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Evidence-Based Investment Analysis: An Introduction. In his 1996 inaugural speech as President of the Royal Statistical Society, Adrian Smith argued that Evidence-Based Practice should be the standard for all public policy. Mr. Smith used evidence-based medicine as his example, which is fitting because medicine is where these issues were first raised and where most of the development work has been done. Considering the stories we all read concerning the results of this medical study or that medical study, the reader may be surprised that this is an issue. But in fact doctors often prescribe treatments that deviate from the best medical practices.
Evidence-based medicine attempts to base medical decisions on the best available medical evidence. In contrast to the medical industry, the investment industry has no such standard. I suggest that the investor who has such a standard or who, at least, understands what kinds of evidence must be taken seriously and what kinds of evidence can be laughed at has a considerable advantage over investors who cannot.
While there are important differences between medical and investment knowledge, doctors and investors face exactly the same problem. Each must judge his industry's knowledge;that is, its laws, its theories, itsrules of thumb,its purported facts and somehow grade this material with nonsense and crap on one side of the scale, certainty on the other side and everything else in various places in between.
Medicine has several such standards. For example, the U.S. Preventive Services Task Force has rates evidence on a three level scale where level one consists of evidence obtained from at least one properly designed random controlled trial (see sidebar). Level three consists of the opinions of respected experts. As in launching a rock, one counts down. The UK National Health Service has a similar scale.
I don’t mean to suggest that it is not possible to quibble about details; that, after all, is my stock in trade, but both of these scales are essentially correct. Unlike religion or politics, say, the quality of scientific study is indisputable within broad bounds. There is no doubt that a triple blind study (see below) is better than a double blind study, which is better than a single blind study. There is no doubt that a large sample is better than a small sample. There is no doubt that a study based on a broadly representative sample (all races, ages, and sexes) is better than one based on a sample that is more narrowly defined (19 year old, white males).
For several reasons, the medical industry does better research than we do. Medical researchers can perform experiments; they can vary the dosage of a drug and see how things change, if at all. Investment researchers can only perform studies. We can look and see what has happened when the Fed has lowered interest rates, for example, but we can manipulate nothing. None of this is our fault; by the way, astronomers and geologists face similar issues. But our work is necessarily of lower quality than that of other scientists. We need to keep that in mind when we evaluate our studies. And when we talk to our clients.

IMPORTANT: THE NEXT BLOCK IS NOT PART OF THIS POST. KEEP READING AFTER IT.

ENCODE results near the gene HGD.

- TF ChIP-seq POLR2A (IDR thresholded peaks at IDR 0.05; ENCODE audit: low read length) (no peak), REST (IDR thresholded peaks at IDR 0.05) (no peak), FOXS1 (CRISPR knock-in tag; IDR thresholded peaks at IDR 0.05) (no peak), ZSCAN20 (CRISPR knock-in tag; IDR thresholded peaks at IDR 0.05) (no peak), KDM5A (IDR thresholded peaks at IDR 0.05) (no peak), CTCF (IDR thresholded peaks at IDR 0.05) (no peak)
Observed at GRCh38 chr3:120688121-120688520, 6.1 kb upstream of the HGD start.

More, we can learn from the other sciences. Researchers use blinding to reduce bias. In a single blind study, a doctor gives a patient one of two or more drugs. The patient knows he is taking, say, one of two blood pressure medicines, but he does not know which. In a double blind study, neither the patient nor the doctor knows which drug any individual patient is taking. In a triple blind study, neither the patient, the doctor nor the statistician analyzing the study knows which drug any individual patient is taking. In a triple blind study, the statistician compares the results of drug one against drug two. Unless the statistician has a particular affection for certain integers, his analysis should be unbiased. Compare this with our own studies. If we were smart, and we aren’t, we would write our software so that it blinds us to what the various parameters mean. Our biases, our hopes, our fears make traitors of us all.
I intend to write further on this topic. In a future essay, I will suggest a set of standards. For several reasons, medical industry standards will not work for us.
U.S. Preventive Services Task Force system for ranking evidence:
Level I: Evidence obtained from at least one properly designed randomized controlled trial.
Level II-1: Evidence obtained from well-designed controlled trials without randomization.
Level II-2: Evidence obtained from well-designed cohortt or case-controll analytic studies, preferably from more than one center or research group.
Level II-3: Evidence obtained from multiple time series with or without the intervention. Dramatic results in uncontrolled trials might also be regarded as this type of evidence.
Level III: Opinions of respected authorities, based on clinical experience, descriptive studies, or reports of expert committees.
The UK National Health Service system for ranking evidence:
Level A: consistent Randomised Controlled Clinical Trial, Cohort Study, All or None, Clinical Decision Rule validated in different populations.
Level B: consistent Retrospective Cohort, Exploratory Cohort, Ecological Study, Outcomes Research, Case-Control Study; or extrapolations from level A studies.
Level C: Case-series Study or extrapolations from level B studies
Level D: Expert opinion without explicit critical appraisal, or based on physiology, bench research or first principles
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"If your mother says she loves you, check it out." --Old reporters' motto; also our motto. Copyright (C) 2005, 2006, 2007, 2008, 2009 Fred Gehm. All rights reserved.